Global Environmental Politics

Global Environmental Politics

Global Environmental Politics

Global Environmental Politics

Synopsis

When Global Environmental Politics was first published, the environment was just emerging as a pivotal issue in traditional international relations. Now the environment is a topic central to discussions of security politics and the relationship between foreign and domestic policy- and so much has changed that Gareth Porter and Janet Welsh Brown found themselves rewriting more than half of their original text. With new cases on biodiversity and desertification, this classic work is more complete and up-to-date than any survey of environmental politics on the market. In addition to providing a concise yet comprehensive overview of global environmental issues, the authors have worked to contextualize key topics such as the Rio conference, water security, the biodiversity treaty, and trade in toxics. Environmental concerns from global warming to the ozone layer to whaling are seen as challenges to transnational relations, with governments, NGOs, IGOs, and MNCs all facing the prospect of multilateral interaction to solve a growing global problem.

Excerpt

Until the 1980s, global environmental problems were regarded by major powers as minor issues that were marginal to their national interests and to international politics. But because of the rise of environmental movements in the industrialized countries and the appearance of wellpublicized global environmental threats that could affect profoundly the welfare of all humankind--such as the depletion of the ozone layer, global temperature increases, and depletion of the world's fisheries-- global environmental issues have assumed a new status in world politics. These issues are no longer viewed as merely scientific and technical issues but as intertwined with central issues in world politics: the international system of resource production and use, the liberalization of world trade, North-South relations, and even international conflict and internal social and political stability.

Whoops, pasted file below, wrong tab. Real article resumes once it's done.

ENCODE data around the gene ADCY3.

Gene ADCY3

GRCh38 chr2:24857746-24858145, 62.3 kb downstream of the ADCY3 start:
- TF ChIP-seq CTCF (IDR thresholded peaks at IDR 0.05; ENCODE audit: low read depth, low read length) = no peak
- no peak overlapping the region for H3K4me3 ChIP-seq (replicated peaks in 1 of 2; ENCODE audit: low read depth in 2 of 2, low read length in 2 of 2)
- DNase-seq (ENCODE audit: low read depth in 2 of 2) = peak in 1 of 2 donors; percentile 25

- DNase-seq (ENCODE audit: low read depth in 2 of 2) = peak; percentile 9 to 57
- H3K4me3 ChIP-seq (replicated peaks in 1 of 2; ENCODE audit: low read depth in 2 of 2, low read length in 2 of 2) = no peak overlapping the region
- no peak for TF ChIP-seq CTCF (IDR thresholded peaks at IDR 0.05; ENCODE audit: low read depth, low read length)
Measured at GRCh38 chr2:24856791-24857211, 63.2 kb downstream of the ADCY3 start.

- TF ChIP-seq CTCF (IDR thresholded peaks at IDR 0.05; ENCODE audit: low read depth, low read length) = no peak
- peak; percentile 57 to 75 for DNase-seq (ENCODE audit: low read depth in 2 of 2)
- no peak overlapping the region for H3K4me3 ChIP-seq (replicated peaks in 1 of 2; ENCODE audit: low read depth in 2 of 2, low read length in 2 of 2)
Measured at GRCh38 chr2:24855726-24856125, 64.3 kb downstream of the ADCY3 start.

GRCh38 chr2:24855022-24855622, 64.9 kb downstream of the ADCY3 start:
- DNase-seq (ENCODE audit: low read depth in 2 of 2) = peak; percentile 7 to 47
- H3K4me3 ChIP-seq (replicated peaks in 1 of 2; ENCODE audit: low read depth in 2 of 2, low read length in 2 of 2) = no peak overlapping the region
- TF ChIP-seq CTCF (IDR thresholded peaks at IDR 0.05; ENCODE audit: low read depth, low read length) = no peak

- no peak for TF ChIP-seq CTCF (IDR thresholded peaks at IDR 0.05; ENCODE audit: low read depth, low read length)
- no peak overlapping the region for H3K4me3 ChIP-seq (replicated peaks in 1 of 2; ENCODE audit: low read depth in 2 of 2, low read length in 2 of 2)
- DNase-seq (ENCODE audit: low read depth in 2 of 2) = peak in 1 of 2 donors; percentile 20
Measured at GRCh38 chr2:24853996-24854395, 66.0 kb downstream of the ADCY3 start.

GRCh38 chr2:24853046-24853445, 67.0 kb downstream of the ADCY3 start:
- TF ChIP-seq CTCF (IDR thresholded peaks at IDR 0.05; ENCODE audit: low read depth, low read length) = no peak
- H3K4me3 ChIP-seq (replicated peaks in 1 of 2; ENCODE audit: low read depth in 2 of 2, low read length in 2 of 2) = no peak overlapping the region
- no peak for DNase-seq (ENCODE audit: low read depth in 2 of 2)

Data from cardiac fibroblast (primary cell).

This new status of global environmental issues was reflected in the fact that the first global summit meeting in world history was the 1992 United Nations Conference on Environment and Development (UNCED), held in Rio de Janeiro, Brazil. That conference also further heightened popular and official interest in global environmental problems and their relationships with economic policies, both domestic and international. By the early 1990s, it was not an exaggeration to say that the global environment had emerged as the third major issue area in world politics, along with international security and global economics.

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